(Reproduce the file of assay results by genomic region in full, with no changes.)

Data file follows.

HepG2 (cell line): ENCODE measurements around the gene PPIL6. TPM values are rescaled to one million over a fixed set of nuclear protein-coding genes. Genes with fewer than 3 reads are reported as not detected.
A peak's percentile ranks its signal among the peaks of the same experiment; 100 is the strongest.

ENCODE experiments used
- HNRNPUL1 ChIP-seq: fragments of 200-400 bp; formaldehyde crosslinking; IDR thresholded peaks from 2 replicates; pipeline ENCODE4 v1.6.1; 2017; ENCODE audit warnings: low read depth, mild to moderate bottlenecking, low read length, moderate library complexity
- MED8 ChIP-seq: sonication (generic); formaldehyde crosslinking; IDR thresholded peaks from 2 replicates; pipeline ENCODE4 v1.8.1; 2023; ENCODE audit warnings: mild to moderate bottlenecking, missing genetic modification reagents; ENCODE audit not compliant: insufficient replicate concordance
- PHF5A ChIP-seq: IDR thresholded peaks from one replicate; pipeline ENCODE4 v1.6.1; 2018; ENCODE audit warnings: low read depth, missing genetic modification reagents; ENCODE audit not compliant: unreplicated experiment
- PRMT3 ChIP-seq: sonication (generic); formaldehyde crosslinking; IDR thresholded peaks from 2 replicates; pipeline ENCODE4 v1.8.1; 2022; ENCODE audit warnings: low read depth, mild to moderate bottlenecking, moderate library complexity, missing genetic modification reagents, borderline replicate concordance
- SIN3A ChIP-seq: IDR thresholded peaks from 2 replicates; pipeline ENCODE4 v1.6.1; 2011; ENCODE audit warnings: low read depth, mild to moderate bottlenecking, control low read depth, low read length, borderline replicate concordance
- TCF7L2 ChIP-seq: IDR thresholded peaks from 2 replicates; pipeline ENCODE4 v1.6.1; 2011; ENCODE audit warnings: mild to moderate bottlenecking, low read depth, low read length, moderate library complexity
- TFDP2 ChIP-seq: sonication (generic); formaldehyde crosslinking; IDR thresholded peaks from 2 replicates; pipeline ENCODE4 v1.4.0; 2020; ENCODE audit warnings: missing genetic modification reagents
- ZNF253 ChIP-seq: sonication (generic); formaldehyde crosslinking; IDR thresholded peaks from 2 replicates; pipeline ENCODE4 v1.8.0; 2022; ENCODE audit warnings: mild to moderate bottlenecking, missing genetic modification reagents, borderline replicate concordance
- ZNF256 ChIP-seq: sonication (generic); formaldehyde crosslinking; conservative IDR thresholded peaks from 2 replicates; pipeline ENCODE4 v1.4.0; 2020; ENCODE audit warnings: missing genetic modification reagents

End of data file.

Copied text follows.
HepG2 (cell line): ENCODE measurements around the gene PPIL6. TPM values are rescaled to one million over a fixed set of nuclear protein-coding genes. Genes with fewer than 3 reads are reported as not detected.
A peak's percentile ranks its signal among the peaks of the same experiment; 100 is the strongest.

ENCODE experiments used
- HNRNPUL1 ChIP-seq: fragments of 200-400 bp; formaldehyde crosslinking; IDR thresholded peaks from 2 replicates; pipeline ENCODE4 v1.6.1; 2017; ENCODE audit warnings: low read depth, mild to moderate bottlenecking, low read length, moderate library complexity
- MED8 ChIP-seq: sonication (generic); formaldehyde crosslinking; IDR thresholded peaks from 2 replicates; pipeline ENCODE4 v1.8.1; 2023; ENCODE audit warnings: mild to moderate bottlenecking, missing genetic modification reagents; ENCODE audit not compliant: insufficient replicate concordance
- PHF5A ChIP-seq: IDR thresholded peaks from one replicate; pipeline ENCODE4 v1.6.1; 2018; ENCODE audit warnings: low read depth, missing genetic modification reagents; ENCODE audit not compliant: unreplicated experiment
- PRMT3 ChIP-seq: sonication (generic); formaldehyde crosslinking; IDR thresholded peaks from 2 replicates; pipeline ENCODE4 v1.8.1; 2022; ENCODE audit warnings: low read depth, mild to moderate bottlenecking, moderate library complexity, missing genetic modification reagents, borderline replicate concordance
- SIN3A ChIP-seq: IDR thresholded peaks from 2 replicates; pipeline ENCODE4 v1.6.1; 2011; ENCODE audit warnings: low read depth, mild to moderate bottlenecking, control low read depth, low read length, borderline replicate concordance
- TCF7L2 ChIP-seq: IDR thresholded peaks from 2 replicates; pipeline ENCODE4 v1.6.1; 2011; ENCODE audit warnings: mild to moderate bottlenecking, low read depth, low read length, moderate library complexity
- TFDP2 ChIP-seq: sonication (generic); formaldehyde crosslinking; IDR thresholded peaks from 2 replicates; pipeline ENCODE4 v1.4.0; 2020; ENCODE audit warnings: missing genetic modification reagents
- ZNF253 ChIP-seq: sonication (generic); formaldehyde crosslinking; IDR thresholded peaks from 2 replicates; pipeline ENCODE4 v1.8.0; 2022; ENCODE audit warnings: mild to moderate bottlenecking, missing genetic modification reagents, borderline replicate concordance
- ZNF256 ChIP-seq: sonication (generic); formaldehyde crosslinking; conservative IDR thresholded peaks from 2 replicates; pipeline ENCODE4 v1.4.0; 2020; ENCODE audit warnings: missing genetic modification reagents